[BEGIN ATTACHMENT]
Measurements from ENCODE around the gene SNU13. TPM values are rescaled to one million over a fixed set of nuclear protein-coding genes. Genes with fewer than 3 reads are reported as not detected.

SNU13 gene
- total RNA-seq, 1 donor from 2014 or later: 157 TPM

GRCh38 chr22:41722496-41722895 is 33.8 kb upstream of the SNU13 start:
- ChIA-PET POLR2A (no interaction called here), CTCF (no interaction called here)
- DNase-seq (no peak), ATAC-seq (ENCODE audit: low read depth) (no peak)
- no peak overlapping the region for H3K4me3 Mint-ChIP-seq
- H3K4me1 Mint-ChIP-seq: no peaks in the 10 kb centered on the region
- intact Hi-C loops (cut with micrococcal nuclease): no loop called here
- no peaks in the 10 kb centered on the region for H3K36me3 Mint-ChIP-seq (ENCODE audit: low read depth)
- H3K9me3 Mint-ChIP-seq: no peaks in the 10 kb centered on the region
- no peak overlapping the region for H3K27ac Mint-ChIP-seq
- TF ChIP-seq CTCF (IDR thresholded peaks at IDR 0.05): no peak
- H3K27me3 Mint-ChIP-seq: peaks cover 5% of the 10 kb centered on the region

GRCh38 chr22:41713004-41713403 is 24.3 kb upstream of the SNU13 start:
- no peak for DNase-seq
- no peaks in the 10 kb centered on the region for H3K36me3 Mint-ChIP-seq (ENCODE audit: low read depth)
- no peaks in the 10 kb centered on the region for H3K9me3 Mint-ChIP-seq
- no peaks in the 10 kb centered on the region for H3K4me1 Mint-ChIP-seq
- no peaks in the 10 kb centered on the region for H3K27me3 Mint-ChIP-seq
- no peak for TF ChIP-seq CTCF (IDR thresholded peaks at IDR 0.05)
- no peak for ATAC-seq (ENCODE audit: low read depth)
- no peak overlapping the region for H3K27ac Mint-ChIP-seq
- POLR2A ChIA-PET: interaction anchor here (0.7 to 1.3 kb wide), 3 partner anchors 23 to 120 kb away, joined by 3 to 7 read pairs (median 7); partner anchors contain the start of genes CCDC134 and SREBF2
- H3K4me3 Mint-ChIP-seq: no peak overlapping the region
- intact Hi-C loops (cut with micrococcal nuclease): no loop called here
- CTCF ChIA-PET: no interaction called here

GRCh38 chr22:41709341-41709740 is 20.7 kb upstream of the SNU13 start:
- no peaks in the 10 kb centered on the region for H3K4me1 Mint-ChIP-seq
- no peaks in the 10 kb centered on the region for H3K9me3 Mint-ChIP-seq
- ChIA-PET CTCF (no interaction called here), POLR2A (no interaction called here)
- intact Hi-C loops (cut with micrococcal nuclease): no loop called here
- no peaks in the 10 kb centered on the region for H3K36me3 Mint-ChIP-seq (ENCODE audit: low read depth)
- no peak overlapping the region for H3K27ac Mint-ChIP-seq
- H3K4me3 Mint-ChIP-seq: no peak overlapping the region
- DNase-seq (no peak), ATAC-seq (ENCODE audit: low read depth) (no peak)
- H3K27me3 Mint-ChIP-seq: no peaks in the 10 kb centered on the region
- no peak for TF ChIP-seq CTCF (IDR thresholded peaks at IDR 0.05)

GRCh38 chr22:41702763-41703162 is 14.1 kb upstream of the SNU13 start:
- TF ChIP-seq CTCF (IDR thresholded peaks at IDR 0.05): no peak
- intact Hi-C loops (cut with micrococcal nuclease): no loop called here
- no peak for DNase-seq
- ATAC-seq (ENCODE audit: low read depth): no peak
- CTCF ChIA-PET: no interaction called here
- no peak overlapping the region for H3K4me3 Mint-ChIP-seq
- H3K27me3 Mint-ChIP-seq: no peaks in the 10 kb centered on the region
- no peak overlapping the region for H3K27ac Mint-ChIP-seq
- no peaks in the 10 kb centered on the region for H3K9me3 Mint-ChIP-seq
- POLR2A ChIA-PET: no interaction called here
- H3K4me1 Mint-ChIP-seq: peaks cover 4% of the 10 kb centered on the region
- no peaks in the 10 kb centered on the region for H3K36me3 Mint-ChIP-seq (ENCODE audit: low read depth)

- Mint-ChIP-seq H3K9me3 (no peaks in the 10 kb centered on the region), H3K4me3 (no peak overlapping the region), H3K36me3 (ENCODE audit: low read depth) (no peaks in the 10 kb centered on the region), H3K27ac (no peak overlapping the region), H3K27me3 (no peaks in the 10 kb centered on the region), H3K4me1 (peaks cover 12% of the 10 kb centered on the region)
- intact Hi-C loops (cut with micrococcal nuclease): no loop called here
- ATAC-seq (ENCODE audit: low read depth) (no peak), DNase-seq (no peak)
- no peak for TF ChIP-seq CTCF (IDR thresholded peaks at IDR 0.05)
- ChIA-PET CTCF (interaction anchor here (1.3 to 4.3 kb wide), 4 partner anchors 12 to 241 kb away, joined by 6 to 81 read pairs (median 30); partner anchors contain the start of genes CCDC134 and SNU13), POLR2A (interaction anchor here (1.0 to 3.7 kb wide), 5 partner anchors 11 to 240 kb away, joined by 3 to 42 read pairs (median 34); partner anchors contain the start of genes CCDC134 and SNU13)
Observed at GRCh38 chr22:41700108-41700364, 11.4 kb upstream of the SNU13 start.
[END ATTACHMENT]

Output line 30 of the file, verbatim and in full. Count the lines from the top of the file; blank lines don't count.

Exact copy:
- no peaks in the 10 kb centered on the region for H3K9me3 Mint-ChIP-seq